FTC to argue Microsoft's deal to buy Activision should be paused

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WASHINGTON (Reuters) - The U.S. Federal Trade Commission on Thursday will argue in federal court for a preliminary injunction to temporarily block Microsoft's acquisition of videogame maker Activision Blizzard, stopping the deal from closing before the government's case against the deal is heard.

Microsoft has said that a temporary block could scuttle the deal. Courts do not usually take into account such real-world consequences. But if the court pauses the deal, Microsoft and Activision will have to agree to extend it past a July 18 termination date built into their original agreement.

In a scheduled five-day hearing before a federal judge in San Francisco, the antitrust enforcer will argue it needs Microsoft Corp and Activision Blizzard Inc to put their $69 billion merger on hold until the agency's in-house court gets to rule on whether the combination hurts competition in the video game industry.

The FTC fears that without action by the federal court, the combined firm "could alter Activision's operations and business plans" and could allow Microsoft to access sensitive business information.

The administrative hearing within the FTC is set to begin Aug. 2.

Resolving the U.S. lawsuit is one of several key antitrust battles Microsoft and Activision have fought around the world to get the deal finalized. Microsoft's bid to acquire the "Call of Duty" videogame maker was approved by the EU in May, but British competition authorities blocked the takeover in April.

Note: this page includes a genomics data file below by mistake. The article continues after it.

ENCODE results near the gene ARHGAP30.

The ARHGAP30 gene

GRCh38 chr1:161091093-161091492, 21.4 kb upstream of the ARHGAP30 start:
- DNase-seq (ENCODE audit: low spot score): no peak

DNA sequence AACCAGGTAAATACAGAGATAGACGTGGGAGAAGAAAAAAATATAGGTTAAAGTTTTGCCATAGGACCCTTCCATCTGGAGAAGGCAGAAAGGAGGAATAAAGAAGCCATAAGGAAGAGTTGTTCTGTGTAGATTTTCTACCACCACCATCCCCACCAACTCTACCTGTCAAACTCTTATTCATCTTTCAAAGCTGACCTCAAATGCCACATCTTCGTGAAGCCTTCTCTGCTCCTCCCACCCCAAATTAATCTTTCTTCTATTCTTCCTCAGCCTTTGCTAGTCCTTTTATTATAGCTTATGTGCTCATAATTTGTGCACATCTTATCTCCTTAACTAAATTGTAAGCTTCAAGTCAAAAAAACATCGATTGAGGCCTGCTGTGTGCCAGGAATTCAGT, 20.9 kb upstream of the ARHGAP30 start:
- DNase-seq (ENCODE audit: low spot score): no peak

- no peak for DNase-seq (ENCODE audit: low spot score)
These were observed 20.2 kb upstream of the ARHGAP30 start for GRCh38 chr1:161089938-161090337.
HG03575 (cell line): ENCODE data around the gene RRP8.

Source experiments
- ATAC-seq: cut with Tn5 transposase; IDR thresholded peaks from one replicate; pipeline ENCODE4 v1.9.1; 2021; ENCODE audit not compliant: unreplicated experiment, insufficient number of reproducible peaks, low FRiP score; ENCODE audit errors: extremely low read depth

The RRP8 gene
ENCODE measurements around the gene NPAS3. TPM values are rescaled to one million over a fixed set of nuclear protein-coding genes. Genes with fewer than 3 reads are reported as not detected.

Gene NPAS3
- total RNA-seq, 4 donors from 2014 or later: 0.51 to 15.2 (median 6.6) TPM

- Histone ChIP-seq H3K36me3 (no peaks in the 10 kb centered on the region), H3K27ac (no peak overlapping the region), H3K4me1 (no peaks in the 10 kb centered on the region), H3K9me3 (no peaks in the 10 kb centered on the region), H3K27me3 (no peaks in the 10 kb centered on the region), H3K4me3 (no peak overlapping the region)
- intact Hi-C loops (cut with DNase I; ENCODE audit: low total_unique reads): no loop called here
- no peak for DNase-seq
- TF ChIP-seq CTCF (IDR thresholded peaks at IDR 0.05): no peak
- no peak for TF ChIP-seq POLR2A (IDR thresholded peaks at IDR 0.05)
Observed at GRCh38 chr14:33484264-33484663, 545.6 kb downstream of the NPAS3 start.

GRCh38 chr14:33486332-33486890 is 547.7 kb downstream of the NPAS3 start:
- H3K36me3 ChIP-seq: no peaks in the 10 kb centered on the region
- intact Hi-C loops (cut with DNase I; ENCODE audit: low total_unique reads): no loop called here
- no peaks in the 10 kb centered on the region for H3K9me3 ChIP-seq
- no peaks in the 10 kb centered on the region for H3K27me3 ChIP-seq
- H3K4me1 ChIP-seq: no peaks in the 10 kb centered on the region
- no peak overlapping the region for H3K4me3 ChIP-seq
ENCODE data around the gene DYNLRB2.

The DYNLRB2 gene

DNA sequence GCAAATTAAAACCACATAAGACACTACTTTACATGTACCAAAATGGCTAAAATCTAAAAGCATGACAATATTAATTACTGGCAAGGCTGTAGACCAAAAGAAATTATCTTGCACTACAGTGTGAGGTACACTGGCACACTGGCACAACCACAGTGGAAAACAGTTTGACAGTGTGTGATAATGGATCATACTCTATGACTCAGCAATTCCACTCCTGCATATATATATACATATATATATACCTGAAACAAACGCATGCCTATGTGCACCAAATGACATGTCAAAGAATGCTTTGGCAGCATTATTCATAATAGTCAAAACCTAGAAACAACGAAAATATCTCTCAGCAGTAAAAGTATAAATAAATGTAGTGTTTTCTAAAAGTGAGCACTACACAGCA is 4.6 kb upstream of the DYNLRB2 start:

The FTC has argued that the deal, which would be the largest for Microsoft and the largest in the history of the video game business, would give Microsoft the "ability and increased incentive to withhold or degrade Activision’s content in ways that substantially lessen competition."

In addition, the FTC, which asked its in-house administrative court to block the deal in December, says the combination would give Microsoft's Xbox video-game console exclusive access to Activision games, leaving Nintendo consoles and Sony Group Corp's PlayStation out in the cold.

Microsoft has said the deal would benefit gamers and gaming companies alike, and it has offered to sign a legally binding consent decree with the FTC to provide "Call of Duty" games to rivals including Sony for a decade.

The hearing will begin June 22 and progress through June 29. Microsoft CEO Satya Nadella and Activision CEO Bobby Kotick are among the witnesses planned for a five-day evidentiary hearing.

(Reporting by Chris Sanders; Editing by Leslie Adler)

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